Thumbs up to new police program. The Janesville Police Department has been experimenting with sharing more information with officers about people's mental health issues. The system works by flagging a person's file through police dispatch software, informing officers how to approach and respond to certain individuals. The pilot program is further proof the Janesville Police Department is committed to community policing and building strong relationships within residents. Janesville officers are now talking to officers in other communities about the program, and it's being well received. Clinton Police Chief David Hooker called the program "awesome" and "long overdue." In our information age, police departments should be customizing their responses to individuals suffering from mental illness, and departments would be hard pressed to explain why this program wouldn't help them.
Thumbs down to Assembly riot bill. AB395 is reminiscent of the GOP-backed campus free speech bill adopted in June. Both bills contain vague language that critics say threaten civil liberties, though the bills' proponents claim they merely want "law and order." The riot bill would find guilty of a felony anyone who participates in a riot. That might sound like a straightforward objective, but riots invite confusion, and not everybody at a riot is necessarily rioting. Some peaceful protests turn violent because of a few provocateurs' actions. The bill's critics fear peaceful protesters could be charged with felonies under this bill essentially for being at the wrong place at the wrong time. But the strongest argument against this bill is that it's unnecessary. The law already provides options for dealing with people who engage in destroying property, looting, trespassing and other riot-related activities.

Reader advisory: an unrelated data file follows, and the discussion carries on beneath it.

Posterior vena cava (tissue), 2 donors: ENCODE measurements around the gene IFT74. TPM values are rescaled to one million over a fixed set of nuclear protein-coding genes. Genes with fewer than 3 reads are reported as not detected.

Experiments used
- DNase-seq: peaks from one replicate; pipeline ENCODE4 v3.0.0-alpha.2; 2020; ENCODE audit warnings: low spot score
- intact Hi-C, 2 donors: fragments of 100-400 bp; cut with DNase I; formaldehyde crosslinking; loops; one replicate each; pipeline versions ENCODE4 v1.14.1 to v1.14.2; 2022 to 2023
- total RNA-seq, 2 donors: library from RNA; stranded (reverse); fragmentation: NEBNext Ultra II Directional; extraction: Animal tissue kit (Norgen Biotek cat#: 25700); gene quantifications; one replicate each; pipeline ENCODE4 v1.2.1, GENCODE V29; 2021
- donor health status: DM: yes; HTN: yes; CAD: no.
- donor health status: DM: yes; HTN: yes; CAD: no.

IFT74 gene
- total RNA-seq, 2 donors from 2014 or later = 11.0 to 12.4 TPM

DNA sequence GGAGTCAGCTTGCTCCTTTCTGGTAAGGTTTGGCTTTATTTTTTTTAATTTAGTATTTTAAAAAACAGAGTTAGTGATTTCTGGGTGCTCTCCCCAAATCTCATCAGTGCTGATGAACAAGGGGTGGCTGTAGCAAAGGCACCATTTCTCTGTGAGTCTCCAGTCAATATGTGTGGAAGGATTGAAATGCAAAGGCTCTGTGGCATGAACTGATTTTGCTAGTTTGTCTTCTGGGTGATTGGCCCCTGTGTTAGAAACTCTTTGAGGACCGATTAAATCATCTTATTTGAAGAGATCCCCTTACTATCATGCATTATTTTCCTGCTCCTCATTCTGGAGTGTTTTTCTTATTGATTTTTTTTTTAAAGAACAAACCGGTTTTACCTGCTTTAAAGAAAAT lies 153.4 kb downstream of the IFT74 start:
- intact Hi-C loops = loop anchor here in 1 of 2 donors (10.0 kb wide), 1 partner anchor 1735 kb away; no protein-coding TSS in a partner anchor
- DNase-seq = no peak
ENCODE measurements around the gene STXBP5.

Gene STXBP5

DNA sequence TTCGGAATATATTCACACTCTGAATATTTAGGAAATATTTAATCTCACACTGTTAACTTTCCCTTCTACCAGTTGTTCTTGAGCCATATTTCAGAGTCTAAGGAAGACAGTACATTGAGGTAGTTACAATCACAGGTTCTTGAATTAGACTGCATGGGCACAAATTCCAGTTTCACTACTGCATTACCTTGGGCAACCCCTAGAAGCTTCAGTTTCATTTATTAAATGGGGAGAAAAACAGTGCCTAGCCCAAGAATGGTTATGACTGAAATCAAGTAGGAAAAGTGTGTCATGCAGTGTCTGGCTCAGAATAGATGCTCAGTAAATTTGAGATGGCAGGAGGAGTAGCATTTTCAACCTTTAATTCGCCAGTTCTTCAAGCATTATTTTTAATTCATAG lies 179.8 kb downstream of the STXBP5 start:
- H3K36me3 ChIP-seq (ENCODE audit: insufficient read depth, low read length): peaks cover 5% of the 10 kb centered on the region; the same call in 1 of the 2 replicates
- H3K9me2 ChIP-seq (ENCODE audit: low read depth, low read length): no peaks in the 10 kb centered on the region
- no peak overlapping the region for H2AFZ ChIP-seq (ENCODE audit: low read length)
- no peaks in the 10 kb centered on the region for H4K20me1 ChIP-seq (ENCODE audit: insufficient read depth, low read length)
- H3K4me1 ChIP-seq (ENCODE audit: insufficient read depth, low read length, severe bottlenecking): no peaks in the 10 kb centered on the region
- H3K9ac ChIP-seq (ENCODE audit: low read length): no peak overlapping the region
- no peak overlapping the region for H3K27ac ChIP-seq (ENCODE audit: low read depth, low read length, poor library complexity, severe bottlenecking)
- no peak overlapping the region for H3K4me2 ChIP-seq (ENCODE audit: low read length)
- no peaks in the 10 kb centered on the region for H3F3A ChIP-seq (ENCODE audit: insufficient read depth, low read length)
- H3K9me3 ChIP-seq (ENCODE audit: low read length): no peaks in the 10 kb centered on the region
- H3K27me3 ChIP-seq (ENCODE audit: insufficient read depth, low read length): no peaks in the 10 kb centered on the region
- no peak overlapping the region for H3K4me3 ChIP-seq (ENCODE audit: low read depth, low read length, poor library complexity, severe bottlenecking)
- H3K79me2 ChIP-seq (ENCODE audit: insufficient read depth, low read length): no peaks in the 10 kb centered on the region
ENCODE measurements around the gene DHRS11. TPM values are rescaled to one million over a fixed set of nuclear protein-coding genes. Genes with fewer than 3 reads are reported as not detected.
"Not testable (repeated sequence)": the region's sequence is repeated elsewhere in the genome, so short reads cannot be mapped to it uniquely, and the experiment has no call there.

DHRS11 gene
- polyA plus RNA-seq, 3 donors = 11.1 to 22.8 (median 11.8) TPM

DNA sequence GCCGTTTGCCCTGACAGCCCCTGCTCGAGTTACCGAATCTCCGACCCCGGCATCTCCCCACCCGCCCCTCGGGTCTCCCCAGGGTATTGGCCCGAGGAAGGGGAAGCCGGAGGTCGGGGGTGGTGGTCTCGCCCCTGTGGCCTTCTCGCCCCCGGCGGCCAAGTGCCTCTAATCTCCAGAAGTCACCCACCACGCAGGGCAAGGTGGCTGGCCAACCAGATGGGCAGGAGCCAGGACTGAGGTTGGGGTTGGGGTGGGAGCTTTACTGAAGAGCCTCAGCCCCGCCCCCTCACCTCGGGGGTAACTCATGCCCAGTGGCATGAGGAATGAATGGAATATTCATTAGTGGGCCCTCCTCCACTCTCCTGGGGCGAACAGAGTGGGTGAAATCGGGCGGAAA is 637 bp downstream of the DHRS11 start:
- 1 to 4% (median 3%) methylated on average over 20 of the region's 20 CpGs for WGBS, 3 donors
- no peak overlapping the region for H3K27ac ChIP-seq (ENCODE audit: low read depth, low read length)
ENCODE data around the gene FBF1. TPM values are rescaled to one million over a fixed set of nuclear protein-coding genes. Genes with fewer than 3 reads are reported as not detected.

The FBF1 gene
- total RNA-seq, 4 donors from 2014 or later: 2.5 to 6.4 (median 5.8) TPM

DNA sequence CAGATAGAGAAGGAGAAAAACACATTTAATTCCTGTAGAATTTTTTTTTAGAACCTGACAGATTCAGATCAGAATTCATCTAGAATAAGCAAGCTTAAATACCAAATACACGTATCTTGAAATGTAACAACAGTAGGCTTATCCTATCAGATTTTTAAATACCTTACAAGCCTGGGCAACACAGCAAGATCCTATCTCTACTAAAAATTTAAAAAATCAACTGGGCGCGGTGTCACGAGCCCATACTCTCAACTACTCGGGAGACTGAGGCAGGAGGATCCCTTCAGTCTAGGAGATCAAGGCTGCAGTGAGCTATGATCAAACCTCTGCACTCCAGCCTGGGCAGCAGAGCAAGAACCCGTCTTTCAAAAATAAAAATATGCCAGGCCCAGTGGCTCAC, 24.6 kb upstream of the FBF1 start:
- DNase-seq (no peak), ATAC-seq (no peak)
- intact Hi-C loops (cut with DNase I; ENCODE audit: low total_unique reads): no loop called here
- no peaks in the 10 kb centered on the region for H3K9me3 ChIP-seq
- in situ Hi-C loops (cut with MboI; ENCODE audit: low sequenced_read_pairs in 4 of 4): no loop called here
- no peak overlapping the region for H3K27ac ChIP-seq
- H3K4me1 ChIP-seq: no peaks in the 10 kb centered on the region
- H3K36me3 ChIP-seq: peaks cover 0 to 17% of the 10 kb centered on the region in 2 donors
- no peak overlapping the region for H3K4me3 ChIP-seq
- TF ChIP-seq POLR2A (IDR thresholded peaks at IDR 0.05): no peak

Thumbs down to eliminating Columbus Day celebrations. The movement to kick Christopher Columbus out of schools visited the Janesville School Board last week. Billy Bob Grahn, a community activist and founder of the sober residence known as the Red Road House, asked the board to end Columbus Day celebrations and replace them with Indigenous People's Day. Grahn has good intentions, but he's oversimplifying the issue. While there's no denying Europeans committed atrocities in the new world, Columbus' voyage set the stage for the eventual formation of the United States. Students can celebrate Columbus' "discovery" of America and still learn about suffering inflicted on indigenous peoples. While Columbus wasn't the noble figure portrayed in some history books, he wasn't an evildoer, either. There's room for multiple perspectives in the classroom without eliminating Columbus Day celebrations.
Thumbs up to surge in summer school attendance: Summer school is no longer the prison sentence that some kids years ago imagined it to be. The stereotype once was that only kids who had fallen behind during the regular school year belonged in summer school. But a jump in Janesville summer school attendance, from 2,760 students in 2011 to 3,563 students this year, reflects a change in attitude toward summer school's purpose. The Janesville School District now offers enrichment courses that appeal to kids who want to learn for learning's sake. Courses nowadays include speed, strength and athletic development, ACT prep and AP calculus prep. Other courses, such as martial arts and trail running, happen outside of the traditional classroom. Janesville's program is proof that summer learning doesn't have to feel like a punishment. It can actually be fun.